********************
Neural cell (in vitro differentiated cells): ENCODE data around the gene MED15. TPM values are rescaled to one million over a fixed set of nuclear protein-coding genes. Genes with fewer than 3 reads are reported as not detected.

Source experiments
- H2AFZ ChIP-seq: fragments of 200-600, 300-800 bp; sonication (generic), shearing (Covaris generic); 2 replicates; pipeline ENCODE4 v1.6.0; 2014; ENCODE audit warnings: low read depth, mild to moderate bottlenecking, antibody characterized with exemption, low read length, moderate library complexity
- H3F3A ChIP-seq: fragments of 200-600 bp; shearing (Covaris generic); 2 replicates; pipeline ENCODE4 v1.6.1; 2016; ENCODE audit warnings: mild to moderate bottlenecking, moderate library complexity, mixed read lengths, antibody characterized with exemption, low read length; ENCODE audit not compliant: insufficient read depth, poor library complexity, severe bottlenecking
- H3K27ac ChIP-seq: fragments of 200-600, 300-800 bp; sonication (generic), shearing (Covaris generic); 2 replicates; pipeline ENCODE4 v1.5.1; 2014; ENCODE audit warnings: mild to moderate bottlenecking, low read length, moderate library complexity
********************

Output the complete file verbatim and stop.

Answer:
Neural cell (in vitro differentiated cells): ENCODE data around the gene MED15. TPM values are rescaled to one million over a fixed set of nuclear protein-coding genes. Genes with fewer than 3 reads are reported as not detected.

Source experiments
- H2AFZ ChIP-seq: fragments of 200-600, 300-800 bp; sonication (generic), shearing (Covaris generic); 2 replicates; pipeline ENCODE4 v1.6.0; 2014; ENCODE audit warnings: low read depth, mild to moderate bottlenecking, antibody characterized with exemption, low read length, moderate library complexity
- H3F3A ChIP-seq: fragments of 200-600 bp; shearing (Covaris generic); 2 replicates; pipeline ENCODE4 v1.6.1; 2016; ENCODE audit warnings: mild to moderate bottlenecking, moderate library complexity, mixed read lengths, antibody characterized with exemption, low read length; ENCODE audit not compliant: insufficient read depth, poor library complexity, severe bottlenecking
- H3K27ac ChIP-seq: fragments of 200-600, 300-800 bp; sonication (generic), shearing (Covaris generic); 2 replicates; pipeline ENCODE4 v1.5.1; 2014; ENCODE audit warnings: mild to moderate bottlenecking, low read length, moderate library complexity